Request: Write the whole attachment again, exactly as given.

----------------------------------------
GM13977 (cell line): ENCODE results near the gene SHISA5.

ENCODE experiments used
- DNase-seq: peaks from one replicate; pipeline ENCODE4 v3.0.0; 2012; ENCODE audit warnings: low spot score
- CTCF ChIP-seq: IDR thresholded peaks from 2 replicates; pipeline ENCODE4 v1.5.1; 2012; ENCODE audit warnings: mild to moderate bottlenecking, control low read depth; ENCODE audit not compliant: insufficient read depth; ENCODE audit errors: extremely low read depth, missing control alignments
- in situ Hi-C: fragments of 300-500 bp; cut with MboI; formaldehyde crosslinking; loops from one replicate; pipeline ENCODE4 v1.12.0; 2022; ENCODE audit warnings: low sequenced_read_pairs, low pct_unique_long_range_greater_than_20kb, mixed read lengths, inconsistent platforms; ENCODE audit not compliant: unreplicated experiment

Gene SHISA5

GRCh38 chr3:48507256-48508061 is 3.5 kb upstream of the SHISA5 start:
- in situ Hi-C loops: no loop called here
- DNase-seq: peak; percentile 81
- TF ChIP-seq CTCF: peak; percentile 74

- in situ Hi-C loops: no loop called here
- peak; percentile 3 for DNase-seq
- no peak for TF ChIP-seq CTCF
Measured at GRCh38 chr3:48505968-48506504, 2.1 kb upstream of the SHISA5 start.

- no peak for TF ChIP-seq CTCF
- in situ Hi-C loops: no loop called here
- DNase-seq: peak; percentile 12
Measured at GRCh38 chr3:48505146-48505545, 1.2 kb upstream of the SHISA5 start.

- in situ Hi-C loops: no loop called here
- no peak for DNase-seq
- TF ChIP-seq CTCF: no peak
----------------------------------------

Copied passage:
GM13977 (cell line): ENCODE results near the gene SHISA5.

ENCODE experiments used
- DNase-seq: peaks from one replicate; pipeline ENCODE4 v3.0.0; 2012; ENCODE audit warnings: low spot score
- CTCF ChIP-seq: IDR thresholded peaks from 2 replicates; pipeline ENCODE4 v1.5.1; 2012; ENCODE audit warnings: mild to moderate bottlenecking, control low read depth; ENCODE audit not compliant: insufficient read depth; ENCODE audit errors: extremely low read depth, missing control alignments
- in situ Hi-C: fragments of 300-500 bp; cut with MboI; formaldehyde crosslinking; loops from one replicate; pipeline ENCODE4 v1.12.0; 2022; ENCODE audit warnings: low sequenced_read_pairs, low pct_unique_long_range_greater_than_20kb, mixed read lengths, inconsistent platforms; ENCODE audit not compliant: unreplicated experiment

Gene SHISA5

GRCh38 chr3:48507256-48508061 is 3.5 kb upstream of the SHISA5 start:
- in situ Hi-C loops: no loop called here
- DNase-seq: peak; percentile 81
- TF ChIP-seq CTCF: peak; percentile 74

- in situ Hi-C loops: no loop called here
- peak; percentile 3 for DNase-seq
- no peak for TF ChIP-seq CTCF
Measured at GRCh38 chr3:48505968-48506504, 2.1 kb upstream of the SHISA5 start.

- no peak for TF ChIP-seq CTCF
- in situ Hi-C loops: no loop called here
- DNase-seq: peak; percentile 12
Measured at GRCh38 chr3:48505146-48505545, 1.2 kb upstream of the SHISA5 start.

- in situ Hi-C loops: no loop called here
- no peak for DNase-seq
- TF ChIP-seq CTCF: no peak